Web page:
• Truth or dare—dare the kids to do some adventurous tasks (within reason) on the trail



“What was that sound??? Did you hear that!?” Sounds in the wild are my absolute favorite distraction. There is usually some sound out there that you need to be reeeeallllly quiet in order to hear. I often feel like a Jedi Master with this one; at least with my 4-year-old son. My 6-year-old daughter will not be fooled with this strategy, but I imagine she gets a kick out of me trying and she will definitely play along when it’s being used on her brother.


Nature is filled with sensory opportunities and engaging the senses can help activate a different part of you child’s brain. This can look like taking a break to play in the dirt with their hands, feel the bark of a tree with their fingers, look up at the tops of the trees and watch them sway, close your eyes and listen for birds or wind blowing leaves, take deep breaths with your nose and out with your mouth to smell the fresh air of the trail. I bet if you pictured those sensory activities, you just became calmer yourself. It can work the same on upset kiddos—so let nature’s magic do the work!


This is the age-old parenting trick where you give kids two choices, both of which you are okay with. On the trail I try options like:

  • Would you like to walk on your own or would you like me to carry you?
  • Do you want to run or skip up the trail?
  • Would you like to take a leg break right now, or find a nice flat rock to take a break?
  • Do you want to hike holding mommy’s hand or on your own?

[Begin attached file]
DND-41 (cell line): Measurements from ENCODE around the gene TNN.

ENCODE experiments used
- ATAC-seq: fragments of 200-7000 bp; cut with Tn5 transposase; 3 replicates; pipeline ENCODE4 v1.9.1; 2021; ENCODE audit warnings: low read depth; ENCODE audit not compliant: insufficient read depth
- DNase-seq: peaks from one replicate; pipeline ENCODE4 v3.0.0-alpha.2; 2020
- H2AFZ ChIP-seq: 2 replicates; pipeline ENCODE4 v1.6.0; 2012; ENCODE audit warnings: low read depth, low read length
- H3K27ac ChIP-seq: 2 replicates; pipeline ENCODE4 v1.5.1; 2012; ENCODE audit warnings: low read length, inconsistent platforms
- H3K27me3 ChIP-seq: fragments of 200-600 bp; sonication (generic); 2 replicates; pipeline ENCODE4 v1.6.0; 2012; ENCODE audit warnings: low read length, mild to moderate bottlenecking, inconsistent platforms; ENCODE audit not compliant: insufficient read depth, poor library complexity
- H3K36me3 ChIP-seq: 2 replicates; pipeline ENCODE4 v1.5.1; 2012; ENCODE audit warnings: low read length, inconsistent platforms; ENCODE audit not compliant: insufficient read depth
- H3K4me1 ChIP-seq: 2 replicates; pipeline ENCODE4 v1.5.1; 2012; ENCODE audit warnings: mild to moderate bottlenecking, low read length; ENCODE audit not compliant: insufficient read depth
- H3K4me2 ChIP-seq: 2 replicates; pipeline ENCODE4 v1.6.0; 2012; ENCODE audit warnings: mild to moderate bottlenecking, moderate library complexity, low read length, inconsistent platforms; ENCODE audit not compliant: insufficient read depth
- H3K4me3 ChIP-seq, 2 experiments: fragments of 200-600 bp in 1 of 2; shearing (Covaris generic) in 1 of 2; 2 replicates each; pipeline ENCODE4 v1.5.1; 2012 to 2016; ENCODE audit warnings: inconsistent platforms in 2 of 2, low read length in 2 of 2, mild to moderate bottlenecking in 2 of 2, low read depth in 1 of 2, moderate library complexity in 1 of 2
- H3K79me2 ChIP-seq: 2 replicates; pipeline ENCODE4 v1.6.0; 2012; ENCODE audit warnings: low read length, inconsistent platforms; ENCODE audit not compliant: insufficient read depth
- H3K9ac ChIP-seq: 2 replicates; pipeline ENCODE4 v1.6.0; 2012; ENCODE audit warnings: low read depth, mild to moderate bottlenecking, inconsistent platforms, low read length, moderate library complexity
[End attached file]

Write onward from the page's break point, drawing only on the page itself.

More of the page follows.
• Do you want to be the leader and hike in front with strong legs, or hike in the back at a slower pace?


I would like to say that I always use well thought out rewards and incentives, but let’s be honest, sometimes it’s just a straight up bribe. Rewards or incentives are planned in advance in order to reward positive behavior. Of course, I recommend using these too! A reward could be ice cream as a family after finishing the hike or the special treat when you reach the lake with a good attitude. A bribe sounds more like “if you stop crying and start moving, I’ll give you an M&M.” Bribes can definitely backfire as you want to avoid rewarding negative behavior, which can lead to more trail meltdowns just to earn that next M&M. But used sparingly (or when you have tried everything else), they can work! I recommend keeping it to something small and even making it fun. I overheard another hiking mom give her child a tic tac and called it a “power pellet.” I thought that was genius and is just the right kind of fun bribe that can trick any kid into pushing on. Here’s a true trail incentive after the kids hiked Piegan Pass like champs in Glacier National Park.